Schools and colleges

Useful resources for Schools and Colleges

Future content will include:

  • Videos about mitochondria
  • Video games that demonstrate the effects of mitochondrial diseases
  • A protein analysis program (Pymol), along with guidance on its use

Current content:

  • Posters explaining mitochondrial diseases - causes, effects and principles of inheritance through mitochondrial DNA (mtDNA)
  • Fiendish sequencing puzzles - very useful in explaining the methodology involved in DNA sequencing

The MBU has an active engagement programme with local, national and sometimes international schools. This involves visits to the schools by MBU scientists and also the hosting of visits to the Unit by school students.

A number of our scientists have represented the Unit at careers carousels and other events organised by Form the Future - is an organisation that facilitates such events.

The attached posters explain:

  • The cause of mitochondrial disease
  • The effect of mitochondrial disease
  • The principles of inheritance

Fnidnig teh msitkaes ni DNA taht casue mitochondrial diseases

So - what do word puzzles have to do with genetic disease?

We each have about 3,000,000,000 billion bases of DNA – that’s the A’s, T’s, G’s and C’s – strung together in the famous double helix. But that DNA isn’t all as one long piece, it is divided into 23 pairs of chromosomes. One half of our chromosomes we get from out mother, and the other half from our father.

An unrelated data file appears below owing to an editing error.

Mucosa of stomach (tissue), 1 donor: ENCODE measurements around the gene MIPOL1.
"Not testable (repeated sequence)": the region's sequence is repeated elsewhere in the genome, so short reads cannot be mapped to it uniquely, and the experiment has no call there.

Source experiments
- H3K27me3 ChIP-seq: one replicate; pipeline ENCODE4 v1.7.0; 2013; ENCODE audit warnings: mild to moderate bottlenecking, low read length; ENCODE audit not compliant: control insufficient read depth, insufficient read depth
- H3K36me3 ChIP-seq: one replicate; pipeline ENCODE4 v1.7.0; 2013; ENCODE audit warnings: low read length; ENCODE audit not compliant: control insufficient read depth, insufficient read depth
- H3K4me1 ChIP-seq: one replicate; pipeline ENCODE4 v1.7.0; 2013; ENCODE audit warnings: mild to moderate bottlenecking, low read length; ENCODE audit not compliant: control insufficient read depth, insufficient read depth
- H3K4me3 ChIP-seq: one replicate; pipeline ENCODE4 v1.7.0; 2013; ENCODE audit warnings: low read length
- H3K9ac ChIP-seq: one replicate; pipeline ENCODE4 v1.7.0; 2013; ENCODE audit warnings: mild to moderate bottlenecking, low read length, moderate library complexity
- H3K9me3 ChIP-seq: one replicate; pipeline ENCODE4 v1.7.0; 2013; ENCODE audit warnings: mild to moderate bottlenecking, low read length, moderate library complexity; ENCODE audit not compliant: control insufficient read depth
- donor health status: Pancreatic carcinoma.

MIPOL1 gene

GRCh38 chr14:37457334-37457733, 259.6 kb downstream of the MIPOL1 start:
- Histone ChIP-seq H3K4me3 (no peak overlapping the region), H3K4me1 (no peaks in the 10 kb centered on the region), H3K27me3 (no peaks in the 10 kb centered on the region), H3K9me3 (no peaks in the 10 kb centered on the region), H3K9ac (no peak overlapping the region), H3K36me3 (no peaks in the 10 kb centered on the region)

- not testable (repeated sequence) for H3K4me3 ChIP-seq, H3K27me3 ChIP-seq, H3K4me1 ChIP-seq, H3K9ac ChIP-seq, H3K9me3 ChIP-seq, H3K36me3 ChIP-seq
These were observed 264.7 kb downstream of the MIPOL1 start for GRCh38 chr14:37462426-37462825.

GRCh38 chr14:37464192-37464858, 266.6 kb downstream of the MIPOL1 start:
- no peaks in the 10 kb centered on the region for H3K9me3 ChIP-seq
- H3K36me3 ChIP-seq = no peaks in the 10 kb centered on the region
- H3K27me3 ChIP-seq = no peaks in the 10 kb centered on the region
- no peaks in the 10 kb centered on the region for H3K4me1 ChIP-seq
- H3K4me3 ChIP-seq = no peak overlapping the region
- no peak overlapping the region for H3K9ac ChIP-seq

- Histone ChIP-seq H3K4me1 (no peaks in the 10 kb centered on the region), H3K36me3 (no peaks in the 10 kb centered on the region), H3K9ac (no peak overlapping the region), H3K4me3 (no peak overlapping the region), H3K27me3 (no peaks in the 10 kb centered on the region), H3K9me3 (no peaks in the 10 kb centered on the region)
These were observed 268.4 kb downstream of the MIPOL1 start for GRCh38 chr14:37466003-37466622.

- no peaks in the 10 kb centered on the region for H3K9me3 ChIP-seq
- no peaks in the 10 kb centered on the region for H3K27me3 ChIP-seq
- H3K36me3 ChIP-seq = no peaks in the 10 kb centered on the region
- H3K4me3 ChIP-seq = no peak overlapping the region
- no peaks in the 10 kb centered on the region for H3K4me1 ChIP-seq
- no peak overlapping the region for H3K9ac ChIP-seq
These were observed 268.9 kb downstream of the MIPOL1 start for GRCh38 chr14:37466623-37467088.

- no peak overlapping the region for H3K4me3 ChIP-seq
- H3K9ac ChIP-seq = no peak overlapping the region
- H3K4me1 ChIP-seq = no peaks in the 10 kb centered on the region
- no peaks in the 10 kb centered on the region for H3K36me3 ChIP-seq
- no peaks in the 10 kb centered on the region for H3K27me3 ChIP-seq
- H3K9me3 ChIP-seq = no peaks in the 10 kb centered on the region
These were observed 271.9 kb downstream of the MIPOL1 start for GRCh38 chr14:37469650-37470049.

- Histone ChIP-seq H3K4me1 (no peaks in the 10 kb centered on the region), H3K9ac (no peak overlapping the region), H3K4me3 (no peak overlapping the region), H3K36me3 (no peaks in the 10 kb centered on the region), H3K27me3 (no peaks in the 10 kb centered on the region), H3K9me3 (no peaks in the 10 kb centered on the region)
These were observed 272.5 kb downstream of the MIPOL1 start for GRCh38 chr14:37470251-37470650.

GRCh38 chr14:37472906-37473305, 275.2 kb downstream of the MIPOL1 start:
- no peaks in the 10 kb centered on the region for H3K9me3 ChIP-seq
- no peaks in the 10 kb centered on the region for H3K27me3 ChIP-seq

Our chromosomes contain about 20,000 genes. We all have small variations in our DNA that make us unique – these variations are how evolution can work – But sometimes these variations can stop a gene from producing a protein that works. It’s like how changing one letter in a sentence can change it’s meaning:

There’s a fly in my soup versus There’s a fly in my soap

If a change occurs in an important gene, then it can lead to genetic disease. When we sequence the DNA of a patient with genetic disease, we hope we can find the gene with the change that caused the disease by comparing it to the DNA of people without genetic disease.

But DNA is too long to sequence all in one go. Instead we sequence it in short pieces of up to 500 bases long, and then stick all the billions of pieces back together again! We do this by using computers that find all the over-lapping pieces. But you’re going to do it by hand. You’ll also discover that it’s not always easy, because sometimes DNA has repeated patterns. And sometimes the sequencing machines make mistakes too! So we need to overlap lots of fragments to make sure we’ve found a real change in the patient’s DNA.

Have a go - attached are a few sequencing puzzles in .pdf form. You will need to download them and cut them up into strips (the cutting lines are marked), then assemble them in the correct order.